February 14, 2018
Comprehensive Economic Development Strategy (CEDS) for the Gateway Cities Region
The 2015 Gateway Cities Comprehensive Economic Development Strategy was developed with a vision to diversify, expand, and strengthen the region’s economic base and improve the quality of life of its residents.
The Gateway Cities Region, comprised of 27 cities and 9 unincorporated areas, accounts for approximately 20% of the LA County population and 5% of California’s overall population. Cities in this region typically have fewer than 100,000 permanents residents, with the glaring exception of Long Beach, which is home to over 450,000 people. The average household size is well above LA County’s average at roughly 3.6 persons and the majority of the population is Latino. Educational attainment is one of the most reliable indicators of employment success and lifetime earning potential; overall, Gateway Cities residents have relatively low levels of educational attainment, with nearly a third of the population having attained less than high school education. The region displays a range of household incomes from a little over $30,000 in Vernon to a high of almost $120,000 in La Habra Heights.
Strength, Weakness, Opportunity, and Threats (SWOT) Analysis
Many of the region’s strengths stem from its prime location in Southern California which, among other things, allows for unparalleled market access as well as a variety of established resources, including three Workforce Development Boards: LA County, SELACO, and Pacific Gateway. The area also boasts a high-density, ethnically diverse, relatively young population with connections to existing infrastructure and historic industries. The region’s weaknesses include political fragmentation, low educational attainment, proportionally fewer white color jobs, generally lower incomes, and limited public transit opportunities. The region has plenty of room for growth, particularly in terms of fostering entrepreneurship, developing human capital, linking land use and transit, supporting emerging industries, maximizing international trade, and creating a strong economic development network. Finally, threats include growing economic inequality, health risks and homelessness.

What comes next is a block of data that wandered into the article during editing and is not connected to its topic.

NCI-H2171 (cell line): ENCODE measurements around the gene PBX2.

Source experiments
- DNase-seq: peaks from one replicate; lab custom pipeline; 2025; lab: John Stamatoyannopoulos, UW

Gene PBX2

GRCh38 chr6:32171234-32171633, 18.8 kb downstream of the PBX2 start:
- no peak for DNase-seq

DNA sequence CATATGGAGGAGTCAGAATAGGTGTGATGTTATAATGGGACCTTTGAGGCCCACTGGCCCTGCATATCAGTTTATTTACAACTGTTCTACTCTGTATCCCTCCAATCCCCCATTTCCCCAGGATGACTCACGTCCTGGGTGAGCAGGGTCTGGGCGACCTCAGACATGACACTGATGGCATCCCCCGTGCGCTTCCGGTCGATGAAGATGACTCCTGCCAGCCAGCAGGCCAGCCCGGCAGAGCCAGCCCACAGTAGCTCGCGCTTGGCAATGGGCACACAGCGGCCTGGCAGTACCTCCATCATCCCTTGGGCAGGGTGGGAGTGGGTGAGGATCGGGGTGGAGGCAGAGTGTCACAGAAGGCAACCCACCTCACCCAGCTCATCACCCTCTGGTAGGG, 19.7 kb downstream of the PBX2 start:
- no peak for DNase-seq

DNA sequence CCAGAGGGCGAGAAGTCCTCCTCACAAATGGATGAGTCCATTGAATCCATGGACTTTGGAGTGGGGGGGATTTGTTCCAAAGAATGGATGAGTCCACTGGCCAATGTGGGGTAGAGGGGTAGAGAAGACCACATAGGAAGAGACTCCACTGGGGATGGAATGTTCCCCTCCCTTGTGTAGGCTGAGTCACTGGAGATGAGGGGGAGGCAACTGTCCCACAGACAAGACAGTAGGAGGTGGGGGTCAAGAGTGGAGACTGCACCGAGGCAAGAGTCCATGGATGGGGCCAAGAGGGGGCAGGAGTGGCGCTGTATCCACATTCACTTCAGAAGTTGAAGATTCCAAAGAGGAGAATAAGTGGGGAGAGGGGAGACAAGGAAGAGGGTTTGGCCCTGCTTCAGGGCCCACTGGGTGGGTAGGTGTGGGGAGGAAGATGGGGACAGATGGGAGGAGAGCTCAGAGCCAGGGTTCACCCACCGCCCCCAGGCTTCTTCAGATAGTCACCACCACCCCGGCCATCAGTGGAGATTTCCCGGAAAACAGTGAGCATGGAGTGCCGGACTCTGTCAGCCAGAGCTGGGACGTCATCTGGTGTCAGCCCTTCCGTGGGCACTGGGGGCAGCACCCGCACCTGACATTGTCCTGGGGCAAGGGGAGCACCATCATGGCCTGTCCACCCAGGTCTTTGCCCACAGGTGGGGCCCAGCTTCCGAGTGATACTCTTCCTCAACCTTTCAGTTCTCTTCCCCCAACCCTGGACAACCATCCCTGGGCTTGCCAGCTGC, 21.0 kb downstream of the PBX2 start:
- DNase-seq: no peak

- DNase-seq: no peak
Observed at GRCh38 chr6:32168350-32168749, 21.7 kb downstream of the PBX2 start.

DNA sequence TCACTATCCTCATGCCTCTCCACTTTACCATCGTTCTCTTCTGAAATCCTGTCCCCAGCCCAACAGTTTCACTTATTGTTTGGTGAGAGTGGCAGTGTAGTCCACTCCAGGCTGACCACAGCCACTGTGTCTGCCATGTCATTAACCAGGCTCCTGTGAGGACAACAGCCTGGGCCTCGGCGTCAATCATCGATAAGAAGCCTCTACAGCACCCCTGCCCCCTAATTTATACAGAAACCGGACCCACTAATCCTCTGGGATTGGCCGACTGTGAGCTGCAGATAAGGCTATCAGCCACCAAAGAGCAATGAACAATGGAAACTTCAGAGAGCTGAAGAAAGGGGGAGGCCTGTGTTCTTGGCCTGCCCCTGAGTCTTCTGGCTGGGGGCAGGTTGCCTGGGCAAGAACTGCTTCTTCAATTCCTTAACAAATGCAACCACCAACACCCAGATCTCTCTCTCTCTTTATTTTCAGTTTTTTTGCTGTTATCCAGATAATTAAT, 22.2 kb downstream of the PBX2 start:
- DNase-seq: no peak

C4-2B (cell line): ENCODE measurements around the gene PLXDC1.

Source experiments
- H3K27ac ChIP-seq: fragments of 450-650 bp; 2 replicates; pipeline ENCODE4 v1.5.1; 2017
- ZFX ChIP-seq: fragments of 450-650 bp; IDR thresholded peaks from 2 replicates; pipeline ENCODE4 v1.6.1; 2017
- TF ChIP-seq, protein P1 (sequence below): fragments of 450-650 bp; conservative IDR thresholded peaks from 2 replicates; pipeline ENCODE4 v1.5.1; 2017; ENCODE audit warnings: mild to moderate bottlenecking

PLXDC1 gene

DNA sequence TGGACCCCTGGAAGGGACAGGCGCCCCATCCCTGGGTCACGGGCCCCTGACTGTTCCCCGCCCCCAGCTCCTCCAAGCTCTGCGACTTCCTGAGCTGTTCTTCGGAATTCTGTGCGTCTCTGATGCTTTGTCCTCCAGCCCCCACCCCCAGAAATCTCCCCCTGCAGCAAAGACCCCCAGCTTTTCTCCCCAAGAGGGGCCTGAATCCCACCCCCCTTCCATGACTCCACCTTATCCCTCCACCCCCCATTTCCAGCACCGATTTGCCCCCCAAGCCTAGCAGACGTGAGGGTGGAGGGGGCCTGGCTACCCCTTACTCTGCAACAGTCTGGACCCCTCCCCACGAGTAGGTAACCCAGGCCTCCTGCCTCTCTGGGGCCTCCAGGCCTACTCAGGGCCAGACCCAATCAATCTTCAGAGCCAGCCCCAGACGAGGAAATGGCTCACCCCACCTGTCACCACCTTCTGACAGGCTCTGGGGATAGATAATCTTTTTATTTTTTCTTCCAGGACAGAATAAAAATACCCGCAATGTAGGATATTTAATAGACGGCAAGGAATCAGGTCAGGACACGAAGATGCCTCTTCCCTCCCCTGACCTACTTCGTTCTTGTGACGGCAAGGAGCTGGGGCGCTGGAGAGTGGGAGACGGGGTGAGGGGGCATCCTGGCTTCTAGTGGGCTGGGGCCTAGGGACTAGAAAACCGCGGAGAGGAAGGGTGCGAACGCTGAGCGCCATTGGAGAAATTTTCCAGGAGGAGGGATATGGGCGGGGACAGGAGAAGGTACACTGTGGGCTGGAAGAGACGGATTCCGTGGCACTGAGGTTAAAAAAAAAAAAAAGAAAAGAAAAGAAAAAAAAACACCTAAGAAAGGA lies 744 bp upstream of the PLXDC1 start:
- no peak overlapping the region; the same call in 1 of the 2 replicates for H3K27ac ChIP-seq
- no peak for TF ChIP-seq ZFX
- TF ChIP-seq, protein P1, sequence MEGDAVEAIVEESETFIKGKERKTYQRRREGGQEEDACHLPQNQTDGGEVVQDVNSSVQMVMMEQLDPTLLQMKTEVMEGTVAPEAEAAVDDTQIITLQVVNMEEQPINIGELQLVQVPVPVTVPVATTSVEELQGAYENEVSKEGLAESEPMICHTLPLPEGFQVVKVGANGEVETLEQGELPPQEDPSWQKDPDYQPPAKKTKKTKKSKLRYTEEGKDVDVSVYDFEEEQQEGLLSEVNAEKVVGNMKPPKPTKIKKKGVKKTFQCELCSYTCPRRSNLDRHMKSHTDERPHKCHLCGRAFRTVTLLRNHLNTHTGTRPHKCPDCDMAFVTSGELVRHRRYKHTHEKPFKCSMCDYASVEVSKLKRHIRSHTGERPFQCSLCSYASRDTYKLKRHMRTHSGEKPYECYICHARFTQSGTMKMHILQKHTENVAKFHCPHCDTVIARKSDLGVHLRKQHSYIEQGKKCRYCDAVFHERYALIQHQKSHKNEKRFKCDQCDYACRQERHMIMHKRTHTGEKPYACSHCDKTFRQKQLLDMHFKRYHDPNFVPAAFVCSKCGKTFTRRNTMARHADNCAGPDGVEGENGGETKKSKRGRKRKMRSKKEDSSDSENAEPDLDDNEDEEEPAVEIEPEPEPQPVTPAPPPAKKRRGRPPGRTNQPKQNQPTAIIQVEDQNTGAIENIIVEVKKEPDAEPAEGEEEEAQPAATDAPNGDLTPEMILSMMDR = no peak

Strategic Plan of Action
Gateway Cities leaders are collaborating in an effort to create jobs, develop new and existing businesses, diversify the local economy, and ultimately improve the quality of life of its residents. The plan outlines a number of goals to achieve this end, from reducing unemployment and underemployment to developing and pursuing action plans for infrastructure. With regard to unemployment, there will be an effort to encourage industry cluster development by attracting new firms and investment as well as creating an environment that promotes access to capital and encourages entrepreneurship. As far as infrastructure, the region plans to advocate for public infrastructure funding, explore public-private partnership options for infrastructure implementation, and increase public transit investments.
For more information please visit: https://ced.usc.edu/files/2014/07/GatewayCities_111715_web.pdf